Bullying: How To Spot It, How To Stop It
One of the sad truths of bullying is that the child doesn’t always ask for help. Unfortunately, the opposite is true. Only 40 percent of kids who get bullied report it to a parent or a teacher.
That number comes for federal data. Bullying has become so prevalent that the federal government has set up a website to aid parents, teachers and friends to spot signs of a child being bullied.
It’s an issue that needs to be addressed. The National Education Association reports that one in three students in the United States report being bullied once a week. Teachers can enhance their ability to stop and prevent students who bully through specialized professional development courses.
Here are some tips on both spotting and stopping bullying.
Signs of Bullying
Kids who are getting bullied can act out their feelings in any number of ways. Some of the most common include:
- Sudden, unexplained injuries
- Losing or destroying books, clothing, electronics or jewelry
- Feeling sick frequently or faking an illness
- Binge eating or skipping meals frequently
- Trouble sleeping
- Sudden loss of interest in school and falling grades
- Losing friends or avoiding social situations
- Voicing feelings of helplessness or decreased self-esteem
For teachers, some of these signs can be subtle, others dramatic. It’s also difficult to determine whether someone is simply going through a rough period or having a problem being bullied.
Getting them to talk about it can also prove difficult. Kids who are frequently bullied often feel helpless. They may feel humiliated and not want to be seen as weak. And they may also fear backlash from those who are harassing them if they say anything.
According to the NEA, it’s important for teachers to understand what is and isn’t bullying. The NEA defines bullying as “systematically and chronically inflicting physical hurt and/or psychological distress on another.”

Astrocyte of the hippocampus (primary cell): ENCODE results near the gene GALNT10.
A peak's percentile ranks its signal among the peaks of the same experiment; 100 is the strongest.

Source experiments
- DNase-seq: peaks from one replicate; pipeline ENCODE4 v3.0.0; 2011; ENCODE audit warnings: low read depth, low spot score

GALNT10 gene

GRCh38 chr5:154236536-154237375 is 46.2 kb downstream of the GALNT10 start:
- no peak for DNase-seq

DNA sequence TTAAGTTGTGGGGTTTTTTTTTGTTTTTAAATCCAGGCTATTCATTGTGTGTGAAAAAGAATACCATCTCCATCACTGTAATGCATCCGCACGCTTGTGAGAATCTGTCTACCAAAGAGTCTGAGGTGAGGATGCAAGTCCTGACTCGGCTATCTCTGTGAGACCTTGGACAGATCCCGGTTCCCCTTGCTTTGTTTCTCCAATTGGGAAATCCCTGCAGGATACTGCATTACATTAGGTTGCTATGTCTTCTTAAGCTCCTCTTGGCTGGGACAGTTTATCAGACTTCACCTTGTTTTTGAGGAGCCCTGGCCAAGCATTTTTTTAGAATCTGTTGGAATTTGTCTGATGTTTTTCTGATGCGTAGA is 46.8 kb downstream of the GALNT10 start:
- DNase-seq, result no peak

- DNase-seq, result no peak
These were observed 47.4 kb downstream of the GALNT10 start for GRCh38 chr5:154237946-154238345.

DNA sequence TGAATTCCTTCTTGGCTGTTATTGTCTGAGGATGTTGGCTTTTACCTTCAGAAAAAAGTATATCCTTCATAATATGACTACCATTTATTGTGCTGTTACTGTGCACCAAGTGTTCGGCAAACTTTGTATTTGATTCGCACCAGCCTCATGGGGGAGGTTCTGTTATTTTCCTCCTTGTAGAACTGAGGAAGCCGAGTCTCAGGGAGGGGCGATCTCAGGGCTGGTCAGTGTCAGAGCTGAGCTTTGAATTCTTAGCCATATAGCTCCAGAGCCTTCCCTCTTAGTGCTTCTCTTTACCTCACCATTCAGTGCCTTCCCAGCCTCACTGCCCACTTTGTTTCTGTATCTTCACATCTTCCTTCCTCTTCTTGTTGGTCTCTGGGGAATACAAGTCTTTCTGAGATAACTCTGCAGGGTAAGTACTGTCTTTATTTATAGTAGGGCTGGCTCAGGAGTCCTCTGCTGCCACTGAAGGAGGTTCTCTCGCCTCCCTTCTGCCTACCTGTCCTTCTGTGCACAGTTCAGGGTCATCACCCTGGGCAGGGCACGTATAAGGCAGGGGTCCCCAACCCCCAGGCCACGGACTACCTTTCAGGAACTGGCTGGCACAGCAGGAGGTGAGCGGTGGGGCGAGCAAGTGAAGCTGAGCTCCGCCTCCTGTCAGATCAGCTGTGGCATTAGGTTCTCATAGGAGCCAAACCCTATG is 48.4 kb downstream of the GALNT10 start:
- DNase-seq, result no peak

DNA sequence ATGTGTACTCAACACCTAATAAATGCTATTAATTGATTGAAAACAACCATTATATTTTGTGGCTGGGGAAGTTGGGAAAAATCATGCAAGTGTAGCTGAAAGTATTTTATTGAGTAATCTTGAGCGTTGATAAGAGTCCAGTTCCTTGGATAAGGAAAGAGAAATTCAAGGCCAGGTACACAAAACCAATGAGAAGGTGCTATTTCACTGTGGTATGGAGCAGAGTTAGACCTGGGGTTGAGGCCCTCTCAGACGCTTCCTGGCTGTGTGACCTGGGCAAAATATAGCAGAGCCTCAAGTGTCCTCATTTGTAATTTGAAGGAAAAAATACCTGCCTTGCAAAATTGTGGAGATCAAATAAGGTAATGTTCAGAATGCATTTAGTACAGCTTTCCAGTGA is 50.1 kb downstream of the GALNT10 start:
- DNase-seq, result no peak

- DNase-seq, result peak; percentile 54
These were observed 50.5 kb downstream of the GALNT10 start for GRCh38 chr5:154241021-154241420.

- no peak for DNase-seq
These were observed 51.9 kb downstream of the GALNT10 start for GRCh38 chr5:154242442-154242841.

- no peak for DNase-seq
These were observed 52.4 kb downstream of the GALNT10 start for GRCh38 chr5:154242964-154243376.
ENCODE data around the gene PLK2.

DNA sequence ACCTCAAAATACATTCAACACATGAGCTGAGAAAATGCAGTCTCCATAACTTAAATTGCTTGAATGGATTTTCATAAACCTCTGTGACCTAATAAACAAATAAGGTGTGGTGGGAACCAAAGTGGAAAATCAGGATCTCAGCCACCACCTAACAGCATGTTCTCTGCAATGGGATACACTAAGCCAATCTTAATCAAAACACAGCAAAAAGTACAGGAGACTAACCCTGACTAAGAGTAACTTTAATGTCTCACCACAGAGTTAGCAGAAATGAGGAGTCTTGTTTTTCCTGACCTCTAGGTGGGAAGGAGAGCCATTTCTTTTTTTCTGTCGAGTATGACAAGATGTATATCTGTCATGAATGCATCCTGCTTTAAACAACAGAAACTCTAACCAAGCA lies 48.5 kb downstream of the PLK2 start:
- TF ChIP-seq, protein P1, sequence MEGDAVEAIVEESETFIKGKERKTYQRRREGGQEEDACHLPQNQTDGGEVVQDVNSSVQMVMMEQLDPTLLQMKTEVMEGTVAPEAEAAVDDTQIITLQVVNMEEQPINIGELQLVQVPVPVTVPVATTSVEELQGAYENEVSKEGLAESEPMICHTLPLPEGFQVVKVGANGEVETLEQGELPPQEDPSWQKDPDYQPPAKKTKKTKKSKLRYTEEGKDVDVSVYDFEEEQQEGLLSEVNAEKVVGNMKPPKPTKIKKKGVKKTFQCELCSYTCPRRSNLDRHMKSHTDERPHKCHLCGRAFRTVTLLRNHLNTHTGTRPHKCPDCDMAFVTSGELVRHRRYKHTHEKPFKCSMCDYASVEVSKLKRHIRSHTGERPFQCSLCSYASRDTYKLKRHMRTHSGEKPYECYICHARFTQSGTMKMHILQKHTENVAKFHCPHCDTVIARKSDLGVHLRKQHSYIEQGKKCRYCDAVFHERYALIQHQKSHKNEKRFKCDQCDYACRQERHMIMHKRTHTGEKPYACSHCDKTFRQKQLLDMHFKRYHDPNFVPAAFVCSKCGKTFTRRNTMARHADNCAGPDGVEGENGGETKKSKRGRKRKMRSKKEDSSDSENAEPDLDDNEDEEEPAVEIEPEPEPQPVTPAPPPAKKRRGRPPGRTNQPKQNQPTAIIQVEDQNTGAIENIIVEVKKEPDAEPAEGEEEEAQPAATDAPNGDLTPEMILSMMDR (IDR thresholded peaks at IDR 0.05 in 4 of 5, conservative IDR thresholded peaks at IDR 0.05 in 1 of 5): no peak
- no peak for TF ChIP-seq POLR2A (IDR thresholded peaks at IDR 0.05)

That can be physical, verbal or social. It can also come in many different forms: teasing, hitting, threatening, destroying property or forcing people to do something they don’t want to do. It’s also indirect, such as making someone the subject of a rumor or excluding them from a social activity.
There are typically three traits present in all cases of bullying: repetition, a power imbalance and intent to harm (in other words, the bully enjoys seeing their target anxious, upset and afraid).
It can take place in person, but also through cyberbullying via social media. It can also take the form of sexual harassment, such as “sexting” inappropriate messages via smartphones or chat messages.
Common targets for bullying include:
- Sexual orientation (whether real or perceived)
Obviously, direct intervention when you see bullying occur is important. However, this is a situation that requires preparation. The NEA provides steps for how to step into situations when someone is being bullied.
They include breaking eye contact between the bully and bullied, addressing any health issues immediately, staying calm and labeling the incident as bullying and making it clear bullying is not tolerated. Now is not the time to get students to apologize or get the details on the incident. Rather, do that later during one-on-one conversations.
Also, it’s recommended to encourage any bystanders who stood up for the bullied student. That reinforces good behavior and can help in later incidents.
For educators, information about bullying and how to intervene is the first step in providing a safe school climate for students.
Talking openly about bullying and having zero tolerance for harassing behavior is also important.
Bullying is a complicated issue that many teachers face almost daily, depending on the school. Getting advanced training to deal with harassment and creating a climate where bullying is not allowed can help alleviate the issue. But, sadly, it will always be something teachers must face.